“It’s fine. This is the point of learning. Half the battle is being comfortable. You’ll get there. Drive to the next stop sign up there, do the same thing and weave through the lanes, though.”
After several cautious turns and a bout of holding her breath, Rindy seemed to notice that silence was, at times, unhelpful to the process at hand. She asked, “how did you decide to come out to your parents?” And that was when Therese forgot to breathe, blindsided to a very pointed question. But Rindy continued. “Relax, I’m not having some internal crisis. I’m just curious. Like, because you knew your parents would be shitty about it and all?”
What was interesting about Rindy’s question was the “how” part. Most people asked “when,” which prompted an easy answer (“right after college”) but how she’d decided to tell her parents was different. It almost felt like she hadn’t. She hadn’t really made a decision as much as she’d felt backed into a corner, her options grim regardless. “When you grow up gay— or, queer in any way, really— you always feel uncomfortable. Either you’re uncomfortable and you know why— and you’re just waiting to do something about it or hoping it will go away— or you’re uncomfortable and you don’t know why, and one day it will click.”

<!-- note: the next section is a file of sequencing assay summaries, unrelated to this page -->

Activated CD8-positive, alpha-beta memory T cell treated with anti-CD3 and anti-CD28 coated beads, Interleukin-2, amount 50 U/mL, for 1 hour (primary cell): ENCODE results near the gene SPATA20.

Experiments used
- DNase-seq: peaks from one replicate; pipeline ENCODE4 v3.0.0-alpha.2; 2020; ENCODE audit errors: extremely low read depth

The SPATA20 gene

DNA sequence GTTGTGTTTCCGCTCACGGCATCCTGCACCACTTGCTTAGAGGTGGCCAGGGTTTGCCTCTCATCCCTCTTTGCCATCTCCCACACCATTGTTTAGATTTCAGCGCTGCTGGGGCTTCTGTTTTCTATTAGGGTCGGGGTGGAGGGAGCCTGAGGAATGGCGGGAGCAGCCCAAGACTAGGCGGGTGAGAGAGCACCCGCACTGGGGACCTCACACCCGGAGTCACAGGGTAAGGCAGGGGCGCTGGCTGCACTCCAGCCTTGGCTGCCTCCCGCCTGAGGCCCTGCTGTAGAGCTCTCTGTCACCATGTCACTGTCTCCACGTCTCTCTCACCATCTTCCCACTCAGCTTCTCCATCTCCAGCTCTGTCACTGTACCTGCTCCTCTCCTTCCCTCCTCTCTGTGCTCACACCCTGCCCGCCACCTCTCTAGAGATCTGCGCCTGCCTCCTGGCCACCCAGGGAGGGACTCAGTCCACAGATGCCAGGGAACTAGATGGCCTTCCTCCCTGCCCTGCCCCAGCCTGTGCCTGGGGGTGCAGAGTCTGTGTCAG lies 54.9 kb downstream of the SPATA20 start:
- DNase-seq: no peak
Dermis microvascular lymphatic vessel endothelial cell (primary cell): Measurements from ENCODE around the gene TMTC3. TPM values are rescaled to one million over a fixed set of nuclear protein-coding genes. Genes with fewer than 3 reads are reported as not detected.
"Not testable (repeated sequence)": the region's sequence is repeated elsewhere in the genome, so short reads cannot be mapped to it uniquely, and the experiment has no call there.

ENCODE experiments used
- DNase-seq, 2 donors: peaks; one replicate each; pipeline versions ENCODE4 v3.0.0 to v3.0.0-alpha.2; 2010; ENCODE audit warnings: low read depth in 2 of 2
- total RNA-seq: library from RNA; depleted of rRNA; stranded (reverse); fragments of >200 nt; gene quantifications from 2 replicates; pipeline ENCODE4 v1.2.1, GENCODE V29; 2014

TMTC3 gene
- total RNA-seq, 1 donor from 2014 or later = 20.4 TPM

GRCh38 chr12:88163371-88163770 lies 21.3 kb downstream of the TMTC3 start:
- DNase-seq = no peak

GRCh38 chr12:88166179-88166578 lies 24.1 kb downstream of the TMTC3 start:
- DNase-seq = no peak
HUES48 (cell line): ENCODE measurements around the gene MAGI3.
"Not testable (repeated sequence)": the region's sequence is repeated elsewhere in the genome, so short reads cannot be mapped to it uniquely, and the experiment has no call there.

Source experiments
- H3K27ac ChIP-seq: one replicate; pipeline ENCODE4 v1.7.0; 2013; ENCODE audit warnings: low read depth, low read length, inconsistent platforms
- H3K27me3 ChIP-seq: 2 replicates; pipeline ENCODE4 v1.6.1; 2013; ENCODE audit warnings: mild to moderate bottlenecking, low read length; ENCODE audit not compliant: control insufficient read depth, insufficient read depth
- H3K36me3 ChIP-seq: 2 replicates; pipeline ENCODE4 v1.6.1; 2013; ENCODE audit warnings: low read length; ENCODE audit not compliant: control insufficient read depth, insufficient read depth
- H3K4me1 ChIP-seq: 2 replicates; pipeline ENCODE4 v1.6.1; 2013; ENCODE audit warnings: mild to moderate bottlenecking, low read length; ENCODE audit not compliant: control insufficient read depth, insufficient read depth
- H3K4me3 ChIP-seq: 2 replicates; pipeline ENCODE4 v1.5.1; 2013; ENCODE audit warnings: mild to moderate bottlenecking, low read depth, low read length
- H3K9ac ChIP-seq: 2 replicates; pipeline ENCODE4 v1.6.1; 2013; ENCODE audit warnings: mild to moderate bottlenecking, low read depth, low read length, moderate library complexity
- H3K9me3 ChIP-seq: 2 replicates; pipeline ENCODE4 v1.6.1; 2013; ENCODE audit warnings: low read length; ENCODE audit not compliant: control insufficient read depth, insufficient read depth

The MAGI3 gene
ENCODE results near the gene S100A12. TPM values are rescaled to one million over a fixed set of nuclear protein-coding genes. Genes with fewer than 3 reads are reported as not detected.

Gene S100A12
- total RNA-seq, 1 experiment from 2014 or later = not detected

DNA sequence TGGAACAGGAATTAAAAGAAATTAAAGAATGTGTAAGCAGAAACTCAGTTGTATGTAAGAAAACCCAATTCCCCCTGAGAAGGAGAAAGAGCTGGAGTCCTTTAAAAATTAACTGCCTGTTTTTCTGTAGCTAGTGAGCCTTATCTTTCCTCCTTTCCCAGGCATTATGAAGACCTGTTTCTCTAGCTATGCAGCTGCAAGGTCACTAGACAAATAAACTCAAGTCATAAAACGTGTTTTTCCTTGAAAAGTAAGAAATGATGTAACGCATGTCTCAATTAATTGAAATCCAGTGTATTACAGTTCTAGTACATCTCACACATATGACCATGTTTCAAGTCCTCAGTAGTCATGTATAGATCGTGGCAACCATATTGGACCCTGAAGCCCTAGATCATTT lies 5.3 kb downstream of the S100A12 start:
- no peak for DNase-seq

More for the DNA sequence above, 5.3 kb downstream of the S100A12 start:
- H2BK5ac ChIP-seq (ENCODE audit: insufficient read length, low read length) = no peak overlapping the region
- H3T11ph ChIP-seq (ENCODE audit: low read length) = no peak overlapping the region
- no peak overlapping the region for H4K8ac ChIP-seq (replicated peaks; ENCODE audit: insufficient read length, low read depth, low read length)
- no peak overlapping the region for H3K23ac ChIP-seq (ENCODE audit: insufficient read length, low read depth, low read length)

“Did you know why? Or— ”
“Oh, yes. I knew why. I just thought, ‘well, I definitely only like girls, but maybe I just need to meet one guy that I like. There has to be one.’ But, that isn’t how it works. So, I had a choice: I could make myself extremely uncomfortable— have to come out to my family, my friends, learn how to really be myself, all of that— but there would eventually be relief, or I could live my life as I was— constantly and silently uncomfortable because the life I was living wasn’t my own.”
“When you put it that way, I guess that’s an easy choice.”
“Hindsight is key. It’s an easy choice in retrospect, but at the time, not at all. When you don’t know what’s going to be waiting for you after you make the super tough decision, it’s not that simple. But, I mean, now my life is super awesome and I have a girlfriend that will, quite literally, do anything I ask of her, so… ”